--bring up taxes, though. Is-- in the President's plan as he envisions tackling the deficit, do taxes have to go up? Does that have to be part of this equation across the board?
Well, this is part of his budget for next year. He has said he believes-- taxes on the higher income, people over $250,000-- should eventually go up.
--tackle the deficit without raising cla-- taxes on even the middle class?
I think the President's goal, and he's been clear about this, is to protect the middle class as we move forward here. So people like him, as he'll say, who've been very fortunate in life, have the ability to pay a little bit more. Now under the Republican Congressional plan, people over 250,000 get over a trillion dollars in tax relief. So this is the important thing. You're making a choice. You're asking seniors and the middle class to pay more. You wouldn't be having to do that if you weren't giving the very, very wealthiest in this country just enormous tax relief.
So no-- still no new taxes on the middle class? That's a reelection pledge?
Well, the President's been very clear-- [from here, Plouffe isn't; he digresses into a rundown of middle class tax breaks Obama has delivered.]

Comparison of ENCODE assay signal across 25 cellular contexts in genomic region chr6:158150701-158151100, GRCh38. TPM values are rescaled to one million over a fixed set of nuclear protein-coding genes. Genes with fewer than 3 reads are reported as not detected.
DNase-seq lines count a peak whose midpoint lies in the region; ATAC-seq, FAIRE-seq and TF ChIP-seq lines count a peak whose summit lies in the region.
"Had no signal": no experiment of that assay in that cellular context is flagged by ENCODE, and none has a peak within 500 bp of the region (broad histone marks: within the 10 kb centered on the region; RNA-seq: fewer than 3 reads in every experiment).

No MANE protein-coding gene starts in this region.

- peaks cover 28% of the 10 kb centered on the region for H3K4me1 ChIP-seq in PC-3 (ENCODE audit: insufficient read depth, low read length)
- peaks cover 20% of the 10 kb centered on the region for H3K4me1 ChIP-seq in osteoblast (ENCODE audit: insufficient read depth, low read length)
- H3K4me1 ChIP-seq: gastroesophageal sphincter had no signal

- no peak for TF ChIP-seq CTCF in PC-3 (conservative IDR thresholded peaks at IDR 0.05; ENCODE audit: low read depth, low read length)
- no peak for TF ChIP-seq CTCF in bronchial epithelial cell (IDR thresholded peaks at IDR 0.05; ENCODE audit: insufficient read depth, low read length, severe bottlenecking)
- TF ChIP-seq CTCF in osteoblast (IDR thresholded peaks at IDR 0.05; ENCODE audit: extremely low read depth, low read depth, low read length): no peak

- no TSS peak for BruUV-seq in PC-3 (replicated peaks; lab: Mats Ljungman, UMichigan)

Most progressives acknowledge that the country's fiscal challenges can't be solved simply by taxing the wealthy more. The U.S. tax code is actually more progressive than that of most European countries. As I think it was Ezra Klein who noted, countries with broad-based tax burdens -- usually a VAT -- tend to have more extensive safety nets: if everyone is to benefit, everyone pays. Obama, if he insists on raising taxes only for the rich, will effectively commit to a higher mix of spending cuts in any comprehensive tax/budget reform deal.
The Bowles-Simpson plan, like all long-range budgetary plans except those on the right wing extreme, looks to raise revenue by reducing "tax expenditures" -- targeted tax breaks -- even while lowering marginal rates. As I've noted before, reducing those breaks opens an ideological window for some conservatives, since eliminating tax breaks that benefit particular groups can be framed as "spending cuts" rather than "tax hikes." Grover Norquist has been doing his utmost to slam that window shut by loudly insisting that Republicans promise to offset any and every reduction in "tax expenditures" by an equal tax cut. GOP Senators Chambliss, Coburn and Crapo, half of the Senate Gang of Six self-commissioned to write tax/budget reform legislation, have offered at least some faint twitches to shake off this straitjacket.
Is Obama his own private Norquist? Will he insist that tax code reform based on reducing tax expenditures not raise taxes overall on "the middle class," defined as 98% of the population?